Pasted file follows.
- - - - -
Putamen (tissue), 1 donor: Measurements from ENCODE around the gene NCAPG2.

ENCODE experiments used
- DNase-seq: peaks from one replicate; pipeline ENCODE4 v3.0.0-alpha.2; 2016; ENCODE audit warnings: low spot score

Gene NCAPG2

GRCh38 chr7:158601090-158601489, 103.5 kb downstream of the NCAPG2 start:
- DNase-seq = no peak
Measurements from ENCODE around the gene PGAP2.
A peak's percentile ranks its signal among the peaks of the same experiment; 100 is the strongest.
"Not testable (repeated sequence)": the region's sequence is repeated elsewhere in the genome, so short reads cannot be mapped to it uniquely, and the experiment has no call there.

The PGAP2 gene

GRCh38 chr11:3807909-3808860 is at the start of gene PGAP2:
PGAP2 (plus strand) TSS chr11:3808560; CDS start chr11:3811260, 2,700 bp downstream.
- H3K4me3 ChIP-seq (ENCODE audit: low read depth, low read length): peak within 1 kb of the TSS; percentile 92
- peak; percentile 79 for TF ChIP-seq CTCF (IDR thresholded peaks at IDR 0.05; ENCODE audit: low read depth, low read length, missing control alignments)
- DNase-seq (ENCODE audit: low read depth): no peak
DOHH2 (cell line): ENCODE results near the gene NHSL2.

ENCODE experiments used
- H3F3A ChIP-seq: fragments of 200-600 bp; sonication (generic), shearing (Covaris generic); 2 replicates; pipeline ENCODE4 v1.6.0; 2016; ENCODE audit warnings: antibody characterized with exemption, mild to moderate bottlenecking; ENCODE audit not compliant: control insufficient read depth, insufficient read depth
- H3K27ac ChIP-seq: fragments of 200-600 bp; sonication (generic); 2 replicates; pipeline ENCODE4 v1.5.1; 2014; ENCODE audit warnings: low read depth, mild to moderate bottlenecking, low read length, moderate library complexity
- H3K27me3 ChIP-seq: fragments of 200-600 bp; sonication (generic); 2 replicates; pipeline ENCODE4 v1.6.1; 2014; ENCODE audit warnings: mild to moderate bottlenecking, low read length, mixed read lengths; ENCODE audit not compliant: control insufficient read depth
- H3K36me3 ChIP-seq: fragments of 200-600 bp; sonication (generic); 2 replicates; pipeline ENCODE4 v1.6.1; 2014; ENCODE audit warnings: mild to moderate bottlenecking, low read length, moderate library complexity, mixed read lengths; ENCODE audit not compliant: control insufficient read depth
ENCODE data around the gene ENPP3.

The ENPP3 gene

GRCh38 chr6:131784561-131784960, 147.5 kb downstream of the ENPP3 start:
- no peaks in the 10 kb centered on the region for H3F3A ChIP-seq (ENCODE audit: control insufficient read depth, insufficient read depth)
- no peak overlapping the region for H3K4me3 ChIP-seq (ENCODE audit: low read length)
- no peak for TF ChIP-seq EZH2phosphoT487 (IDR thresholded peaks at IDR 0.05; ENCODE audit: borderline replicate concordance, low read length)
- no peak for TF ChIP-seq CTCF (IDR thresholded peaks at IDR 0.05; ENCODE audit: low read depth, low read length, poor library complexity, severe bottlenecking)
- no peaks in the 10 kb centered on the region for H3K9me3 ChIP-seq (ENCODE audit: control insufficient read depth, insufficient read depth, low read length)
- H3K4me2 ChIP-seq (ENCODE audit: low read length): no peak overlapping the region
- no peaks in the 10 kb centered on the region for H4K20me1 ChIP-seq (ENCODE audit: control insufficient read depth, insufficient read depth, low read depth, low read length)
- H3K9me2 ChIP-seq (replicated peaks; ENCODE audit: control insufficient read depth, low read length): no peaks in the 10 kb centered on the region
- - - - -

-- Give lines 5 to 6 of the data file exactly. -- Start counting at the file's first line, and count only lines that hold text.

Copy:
GRCh38 chr7:158601090-158601489, 103.5 kb downstream of the NCAPG2 start:
- DNase-seq = no peak